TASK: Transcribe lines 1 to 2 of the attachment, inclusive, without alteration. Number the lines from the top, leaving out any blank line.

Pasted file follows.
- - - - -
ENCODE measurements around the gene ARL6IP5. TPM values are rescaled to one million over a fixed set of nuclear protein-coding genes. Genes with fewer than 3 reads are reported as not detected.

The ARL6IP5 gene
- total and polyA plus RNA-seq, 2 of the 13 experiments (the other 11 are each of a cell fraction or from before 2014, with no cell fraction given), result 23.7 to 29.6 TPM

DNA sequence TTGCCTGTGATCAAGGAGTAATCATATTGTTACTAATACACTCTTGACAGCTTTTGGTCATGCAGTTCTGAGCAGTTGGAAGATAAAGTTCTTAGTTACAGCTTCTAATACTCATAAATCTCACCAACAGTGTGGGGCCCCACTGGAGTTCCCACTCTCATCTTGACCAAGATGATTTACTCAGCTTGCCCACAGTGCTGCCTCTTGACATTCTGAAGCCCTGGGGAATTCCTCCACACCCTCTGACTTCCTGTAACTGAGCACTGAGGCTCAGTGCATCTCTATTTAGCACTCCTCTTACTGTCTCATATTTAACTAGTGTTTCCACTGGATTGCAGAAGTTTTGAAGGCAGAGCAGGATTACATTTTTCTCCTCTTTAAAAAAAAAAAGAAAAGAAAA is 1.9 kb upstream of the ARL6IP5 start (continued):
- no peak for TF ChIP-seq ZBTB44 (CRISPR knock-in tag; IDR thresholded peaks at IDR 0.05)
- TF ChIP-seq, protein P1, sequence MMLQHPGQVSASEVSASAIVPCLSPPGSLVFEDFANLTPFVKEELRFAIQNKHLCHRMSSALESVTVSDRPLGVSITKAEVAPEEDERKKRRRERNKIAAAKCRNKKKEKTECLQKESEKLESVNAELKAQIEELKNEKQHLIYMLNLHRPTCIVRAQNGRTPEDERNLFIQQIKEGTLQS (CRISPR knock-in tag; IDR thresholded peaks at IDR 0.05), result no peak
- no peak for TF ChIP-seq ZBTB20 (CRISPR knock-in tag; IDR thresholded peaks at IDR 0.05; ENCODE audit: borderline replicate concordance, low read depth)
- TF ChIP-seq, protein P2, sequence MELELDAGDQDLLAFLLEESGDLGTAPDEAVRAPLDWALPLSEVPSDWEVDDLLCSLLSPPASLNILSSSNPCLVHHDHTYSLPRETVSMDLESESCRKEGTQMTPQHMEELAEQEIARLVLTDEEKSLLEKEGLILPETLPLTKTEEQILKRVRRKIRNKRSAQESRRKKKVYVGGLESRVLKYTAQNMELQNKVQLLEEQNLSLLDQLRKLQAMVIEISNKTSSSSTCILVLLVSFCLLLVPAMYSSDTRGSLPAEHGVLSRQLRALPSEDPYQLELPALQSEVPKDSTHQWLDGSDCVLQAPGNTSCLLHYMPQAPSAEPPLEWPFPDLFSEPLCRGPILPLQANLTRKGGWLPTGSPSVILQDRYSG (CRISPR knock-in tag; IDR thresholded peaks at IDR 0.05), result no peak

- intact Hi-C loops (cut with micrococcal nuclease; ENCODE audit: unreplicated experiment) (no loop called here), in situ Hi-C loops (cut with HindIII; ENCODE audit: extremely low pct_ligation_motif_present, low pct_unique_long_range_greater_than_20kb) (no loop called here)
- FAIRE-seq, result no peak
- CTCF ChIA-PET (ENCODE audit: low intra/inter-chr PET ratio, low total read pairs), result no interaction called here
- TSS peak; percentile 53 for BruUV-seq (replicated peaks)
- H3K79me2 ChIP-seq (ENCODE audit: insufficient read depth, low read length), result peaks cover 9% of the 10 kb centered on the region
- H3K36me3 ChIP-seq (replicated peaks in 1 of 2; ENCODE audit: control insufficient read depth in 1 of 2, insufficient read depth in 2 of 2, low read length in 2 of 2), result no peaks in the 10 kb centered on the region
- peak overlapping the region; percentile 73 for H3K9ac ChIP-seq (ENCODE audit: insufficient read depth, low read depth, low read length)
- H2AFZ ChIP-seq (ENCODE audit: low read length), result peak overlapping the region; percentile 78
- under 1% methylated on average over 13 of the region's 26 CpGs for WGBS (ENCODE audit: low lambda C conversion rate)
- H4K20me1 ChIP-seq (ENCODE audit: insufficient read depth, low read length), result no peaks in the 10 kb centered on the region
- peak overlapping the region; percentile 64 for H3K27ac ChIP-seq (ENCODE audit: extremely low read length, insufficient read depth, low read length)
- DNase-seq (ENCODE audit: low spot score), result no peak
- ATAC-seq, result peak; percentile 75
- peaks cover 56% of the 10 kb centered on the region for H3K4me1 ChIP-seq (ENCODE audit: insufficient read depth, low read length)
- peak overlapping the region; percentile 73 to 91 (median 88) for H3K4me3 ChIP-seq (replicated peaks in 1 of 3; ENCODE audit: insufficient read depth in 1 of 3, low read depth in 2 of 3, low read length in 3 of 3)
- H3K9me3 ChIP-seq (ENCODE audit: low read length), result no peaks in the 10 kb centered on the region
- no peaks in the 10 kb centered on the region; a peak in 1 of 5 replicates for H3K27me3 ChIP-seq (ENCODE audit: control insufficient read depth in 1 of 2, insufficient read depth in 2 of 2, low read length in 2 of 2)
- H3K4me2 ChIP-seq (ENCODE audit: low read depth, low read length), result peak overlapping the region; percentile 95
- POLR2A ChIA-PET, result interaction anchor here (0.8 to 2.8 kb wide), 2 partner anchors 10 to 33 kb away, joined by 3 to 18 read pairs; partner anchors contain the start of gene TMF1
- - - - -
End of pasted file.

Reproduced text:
ENCODE measurements around the gene ARL6IP5. TPM values are rescaled to one million over a fixed set of nuclear protein-coding genes. Genes with fewer than 3 reads are reported as not detected.

The ARL6IP5 gene